##### Age 11 to 16

This is the second article on right-angled triangles whose edge lengths are whole numbers. ### Pythagorean Triples I

##### Age 11 to 16

The first of two articles on Pythagorean Triples which asks how many right angled triangles can you find with the lengths of each side exactly a whole number measurement. Try it! ### Convex Polygons

##### Age 11 to 14 Challenge Level:

Show that among the interior angles of a convex polygon there cannot be more than three acute angles. ### Angle Trisection

##### Age 14 to 16 Challenge Level:

It is impossible to trisect an angle using only ruler and compasses but it can be done using a carpenter's square. ### Towering Trapeziums

##### Age 14 to 16 Challenge Level:

Can you find the areas of the trapezia in this sequence? ### Cosines Rule

##### Age 14 to 16 Challenge Level:

Three points A, B and C lie in this order on a line, and P is any point in the plane. Use the Cosine Rule to prove the following statement. ### Iff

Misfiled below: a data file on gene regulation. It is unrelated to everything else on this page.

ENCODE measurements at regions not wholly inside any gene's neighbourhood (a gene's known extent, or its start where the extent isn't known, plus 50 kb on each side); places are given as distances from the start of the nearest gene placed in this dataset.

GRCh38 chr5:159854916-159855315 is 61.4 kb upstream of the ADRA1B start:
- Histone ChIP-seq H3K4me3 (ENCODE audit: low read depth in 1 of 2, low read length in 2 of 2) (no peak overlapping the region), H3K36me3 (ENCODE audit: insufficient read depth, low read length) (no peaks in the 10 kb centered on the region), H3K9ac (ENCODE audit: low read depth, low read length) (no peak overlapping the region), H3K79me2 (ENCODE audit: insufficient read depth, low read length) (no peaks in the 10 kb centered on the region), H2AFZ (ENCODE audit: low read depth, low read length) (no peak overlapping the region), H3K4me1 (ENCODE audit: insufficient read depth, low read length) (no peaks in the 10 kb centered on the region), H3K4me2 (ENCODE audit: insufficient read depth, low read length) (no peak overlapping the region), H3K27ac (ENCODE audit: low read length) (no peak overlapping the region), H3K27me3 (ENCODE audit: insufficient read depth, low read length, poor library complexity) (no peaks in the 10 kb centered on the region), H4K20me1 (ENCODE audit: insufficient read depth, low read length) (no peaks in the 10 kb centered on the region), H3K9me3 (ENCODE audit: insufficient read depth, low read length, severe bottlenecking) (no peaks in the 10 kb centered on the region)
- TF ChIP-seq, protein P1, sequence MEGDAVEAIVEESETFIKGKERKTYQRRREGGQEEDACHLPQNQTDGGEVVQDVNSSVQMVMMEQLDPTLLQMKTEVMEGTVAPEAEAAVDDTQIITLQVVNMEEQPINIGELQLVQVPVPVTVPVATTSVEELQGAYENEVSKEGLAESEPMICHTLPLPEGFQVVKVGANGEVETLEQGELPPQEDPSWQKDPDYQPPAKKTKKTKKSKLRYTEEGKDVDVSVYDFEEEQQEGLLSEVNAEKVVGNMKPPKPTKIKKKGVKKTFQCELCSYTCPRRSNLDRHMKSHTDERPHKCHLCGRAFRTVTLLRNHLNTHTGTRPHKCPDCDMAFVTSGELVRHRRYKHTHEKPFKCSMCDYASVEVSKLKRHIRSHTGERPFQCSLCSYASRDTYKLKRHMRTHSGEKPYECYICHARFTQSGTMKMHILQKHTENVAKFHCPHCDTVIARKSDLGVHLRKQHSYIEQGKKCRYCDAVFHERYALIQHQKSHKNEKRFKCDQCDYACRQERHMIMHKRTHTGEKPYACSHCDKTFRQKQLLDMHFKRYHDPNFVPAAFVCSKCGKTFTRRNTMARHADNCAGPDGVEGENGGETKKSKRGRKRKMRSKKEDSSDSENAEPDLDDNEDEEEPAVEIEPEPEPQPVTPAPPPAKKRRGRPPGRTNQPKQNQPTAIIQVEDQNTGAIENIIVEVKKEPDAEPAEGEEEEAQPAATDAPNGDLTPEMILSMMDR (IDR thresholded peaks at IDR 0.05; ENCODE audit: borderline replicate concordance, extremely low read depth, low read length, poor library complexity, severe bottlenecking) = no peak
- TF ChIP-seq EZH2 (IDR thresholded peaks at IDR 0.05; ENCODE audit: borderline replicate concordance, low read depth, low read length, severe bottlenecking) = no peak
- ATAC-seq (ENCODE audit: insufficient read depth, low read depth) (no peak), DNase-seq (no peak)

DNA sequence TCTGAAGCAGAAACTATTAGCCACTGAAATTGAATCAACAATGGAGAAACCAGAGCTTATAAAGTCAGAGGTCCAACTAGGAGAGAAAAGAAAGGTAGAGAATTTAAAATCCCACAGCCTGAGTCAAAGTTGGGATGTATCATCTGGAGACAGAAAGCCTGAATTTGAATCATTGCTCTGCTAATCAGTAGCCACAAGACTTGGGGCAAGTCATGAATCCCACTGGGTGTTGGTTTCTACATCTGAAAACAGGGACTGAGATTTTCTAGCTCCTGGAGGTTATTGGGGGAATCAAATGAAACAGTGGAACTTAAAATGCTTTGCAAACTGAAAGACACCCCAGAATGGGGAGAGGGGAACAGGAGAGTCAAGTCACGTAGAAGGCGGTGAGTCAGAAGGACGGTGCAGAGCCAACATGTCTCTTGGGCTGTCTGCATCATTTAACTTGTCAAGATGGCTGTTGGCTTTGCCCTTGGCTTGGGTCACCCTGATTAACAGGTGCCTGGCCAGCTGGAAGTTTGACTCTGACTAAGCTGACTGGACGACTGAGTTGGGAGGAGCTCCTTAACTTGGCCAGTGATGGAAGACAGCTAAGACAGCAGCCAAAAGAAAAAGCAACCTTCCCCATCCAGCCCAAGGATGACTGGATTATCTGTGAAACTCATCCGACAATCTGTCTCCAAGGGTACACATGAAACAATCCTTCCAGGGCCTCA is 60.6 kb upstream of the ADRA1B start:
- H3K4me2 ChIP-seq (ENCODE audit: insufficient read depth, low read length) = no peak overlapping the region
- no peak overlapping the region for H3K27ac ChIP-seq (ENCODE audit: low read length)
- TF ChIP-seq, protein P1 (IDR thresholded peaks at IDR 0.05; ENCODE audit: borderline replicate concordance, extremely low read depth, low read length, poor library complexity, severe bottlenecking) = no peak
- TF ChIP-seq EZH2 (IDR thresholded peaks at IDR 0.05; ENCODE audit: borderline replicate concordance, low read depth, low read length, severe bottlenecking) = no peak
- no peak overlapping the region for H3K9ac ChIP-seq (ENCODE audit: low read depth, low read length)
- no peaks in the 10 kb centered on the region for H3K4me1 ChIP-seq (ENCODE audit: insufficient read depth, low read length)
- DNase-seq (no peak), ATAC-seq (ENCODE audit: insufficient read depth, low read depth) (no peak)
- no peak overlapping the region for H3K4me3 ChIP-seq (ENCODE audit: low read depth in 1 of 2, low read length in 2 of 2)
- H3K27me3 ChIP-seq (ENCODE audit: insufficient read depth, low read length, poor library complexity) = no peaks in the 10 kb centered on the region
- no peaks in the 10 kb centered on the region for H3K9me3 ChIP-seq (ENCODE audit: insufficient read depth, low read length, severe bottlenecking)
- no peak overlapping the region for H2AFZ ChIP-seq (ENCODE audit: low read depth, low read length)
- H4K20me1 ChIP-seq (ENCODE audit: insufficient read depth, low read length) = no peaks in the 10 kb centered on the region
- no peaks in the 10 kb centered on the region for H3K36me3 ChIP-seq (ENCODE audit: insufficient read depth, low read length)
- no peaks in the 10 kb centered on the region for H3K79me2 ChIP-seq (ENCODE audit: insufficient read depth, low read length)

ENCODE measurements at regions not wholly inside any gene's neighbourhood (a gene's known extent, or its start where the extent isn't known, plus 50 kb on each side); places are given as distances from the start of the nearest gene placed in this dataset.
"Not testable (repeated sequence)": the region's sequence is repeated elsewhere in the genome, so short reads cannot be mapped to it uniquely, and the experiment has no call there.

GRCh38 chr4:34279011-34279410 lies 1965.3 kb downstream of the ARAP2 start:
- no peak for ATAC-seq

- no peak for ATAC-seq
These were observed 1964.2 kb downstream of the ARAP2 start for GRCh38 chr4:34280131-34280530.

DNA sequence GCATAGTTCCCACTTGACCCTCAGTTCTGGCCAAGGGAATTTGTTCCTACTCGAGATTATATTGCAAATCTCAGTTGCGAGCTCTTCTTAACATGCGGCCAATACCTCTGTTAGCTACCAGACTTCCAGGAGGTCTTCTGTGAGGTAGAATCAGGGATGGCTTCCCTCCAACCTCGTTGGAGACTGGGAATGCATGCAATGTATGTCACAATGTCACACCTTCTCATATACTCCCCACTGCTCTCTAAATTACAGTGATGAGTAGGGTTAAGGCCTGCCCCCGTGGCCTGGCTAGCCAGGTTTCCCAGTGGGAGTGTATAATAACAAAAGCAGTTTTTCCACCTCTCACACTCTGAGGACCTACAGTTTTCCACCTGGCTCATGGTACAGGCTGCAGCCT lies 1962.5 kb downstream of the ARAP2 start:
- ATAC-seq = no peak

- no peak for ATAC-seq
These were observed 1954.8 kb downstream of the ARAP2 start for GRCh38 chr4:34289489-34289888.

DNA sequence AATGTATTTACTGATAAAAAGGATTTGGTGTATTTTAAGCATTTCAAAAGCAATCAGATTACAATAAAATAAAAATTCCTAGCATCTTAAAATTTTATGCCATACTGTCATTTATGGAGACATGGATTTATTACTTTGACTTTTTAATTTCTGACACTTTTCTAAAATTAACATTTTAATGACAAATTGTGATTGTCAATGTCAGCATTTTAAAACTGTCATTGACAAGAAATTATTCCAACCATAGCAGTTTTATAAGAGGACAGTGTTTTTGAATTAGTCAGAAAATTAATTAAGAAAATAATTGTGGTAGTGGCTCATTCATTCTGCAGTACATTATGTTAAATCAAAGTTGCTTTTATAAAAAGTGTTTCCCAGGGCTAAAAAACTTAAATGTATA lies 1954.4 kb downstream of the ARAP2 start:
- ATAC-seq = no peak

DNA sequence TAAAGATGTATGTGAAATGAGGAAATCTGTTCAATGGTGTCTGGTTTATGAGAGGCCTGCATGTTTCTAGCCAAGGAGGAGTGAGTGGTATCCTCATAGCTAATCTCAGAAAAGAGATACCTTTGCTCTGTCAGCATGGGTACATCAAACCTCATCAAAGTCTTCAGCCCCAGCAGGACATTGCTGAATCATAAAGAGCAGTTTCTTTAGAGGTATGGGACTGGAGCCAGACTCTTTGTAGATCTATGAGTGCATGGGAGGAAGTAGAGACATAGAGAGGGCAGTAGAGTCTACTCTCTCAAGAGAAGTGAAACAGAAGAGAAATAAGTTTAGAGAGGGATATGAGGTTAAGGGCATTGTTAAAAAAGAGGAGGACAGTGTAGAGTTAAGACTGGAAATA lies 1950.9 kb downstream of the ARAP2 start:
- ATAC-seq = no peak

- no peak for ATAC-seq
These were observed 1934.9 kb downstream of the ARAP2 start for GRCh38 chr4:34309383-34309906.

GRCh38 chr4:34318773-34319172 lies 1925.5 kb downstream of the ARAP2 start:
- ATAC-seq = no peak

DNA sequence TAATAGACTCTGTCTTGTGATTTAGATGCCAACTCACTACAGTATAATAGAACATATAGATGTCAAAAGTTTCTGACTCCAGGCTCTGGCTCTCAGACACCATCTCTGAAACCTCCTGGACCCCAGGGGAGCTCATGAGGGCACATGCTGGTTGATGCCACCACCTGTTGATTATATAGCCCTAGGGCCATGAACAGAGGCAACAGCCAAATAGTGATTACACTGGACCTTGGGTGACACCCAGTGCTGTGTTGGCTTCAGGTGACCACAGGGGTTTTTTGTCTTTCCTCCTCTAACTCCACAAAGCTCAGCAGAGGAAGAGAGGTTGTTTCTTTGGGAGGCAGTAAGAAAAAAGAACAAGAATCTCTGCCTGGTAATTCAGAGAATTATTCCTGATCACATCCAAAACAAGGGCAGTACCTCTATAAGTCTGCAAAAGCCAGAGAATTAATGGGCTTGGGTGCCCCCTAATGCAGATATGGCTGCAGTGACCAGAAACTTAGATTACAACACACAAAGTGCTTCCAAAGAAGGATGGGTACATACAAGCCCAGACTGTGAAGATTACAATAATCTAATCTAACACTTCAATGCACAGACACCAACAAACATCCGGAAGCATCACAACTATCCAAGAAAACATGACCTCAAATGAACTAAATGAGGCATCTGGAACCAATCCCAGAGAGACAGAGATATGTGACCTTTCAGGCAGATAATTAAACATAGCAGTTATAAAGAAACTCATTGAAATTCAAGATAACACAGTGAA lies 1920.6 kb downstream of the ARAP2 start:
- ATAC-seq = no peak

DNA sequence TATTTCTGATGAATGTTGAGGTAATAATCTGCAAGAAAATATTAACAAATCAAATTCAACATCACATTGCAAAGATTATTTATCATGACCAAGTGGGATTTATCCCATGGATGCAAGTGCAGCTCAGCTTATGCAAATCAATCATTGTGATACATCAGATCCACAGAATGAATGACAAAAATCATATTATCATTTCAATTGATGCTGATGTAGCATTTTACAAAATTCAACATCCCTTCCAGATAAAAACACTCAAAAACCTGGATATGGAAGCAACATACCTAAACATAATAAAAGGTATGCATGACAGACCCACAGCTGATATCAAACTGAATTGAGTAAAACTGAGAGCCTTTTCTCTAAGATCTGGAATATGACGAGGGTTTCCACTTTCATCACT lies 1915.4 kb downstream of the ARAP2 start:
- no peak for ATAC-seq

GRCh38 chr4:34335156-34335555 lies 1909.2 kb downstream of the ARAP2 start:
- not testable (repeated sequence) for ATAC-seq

##### Age 14 to 18 Challenge Level: ##### Age 7 to 14 Challenge Level:

I added together some of my neighbours' house numbers. Can you explain the patterns I noticed? ### Calculating with Cosines

##### Age 14 to 18 Challenge Level:

If I tell you two sides of a right-angled triangle, you can easily work out the third. But what if the angle between the two sides is not a right angle? ### Logic

##### Age 7 to 14

What does logic mean to us and is that different to mathematical logic? We will explore these questions in this article. ### Go Forth and Generalise

##### Age 11 to 14

Spotting patterns can be an important first step - explaining why it is appropriate to generalise is the next step, and often the most interesting and important. ### Three Balls

##### Age 14 to 16 Challenge Level:

A circle has centre O and angle POR = angle QOR. Construct tangents at P and Q meeting at T. Draw a circle with diameter OT. Do P and Q lie inside, or on, or outside this circle? ### Con Tricks

##### Age 11 to 14

Here are some examples of 'cons', and see if you can figure out where the trick is. ### A Long Time at the Till

##### Age 14 to 18 Challenge Level:

Try to solve this very difficult problem and then study our two suggested solutions. How would you use your knowledge to try to solve variants on the original problem? ### Unit Interval

##### Age 14 to 18 Challenge Level: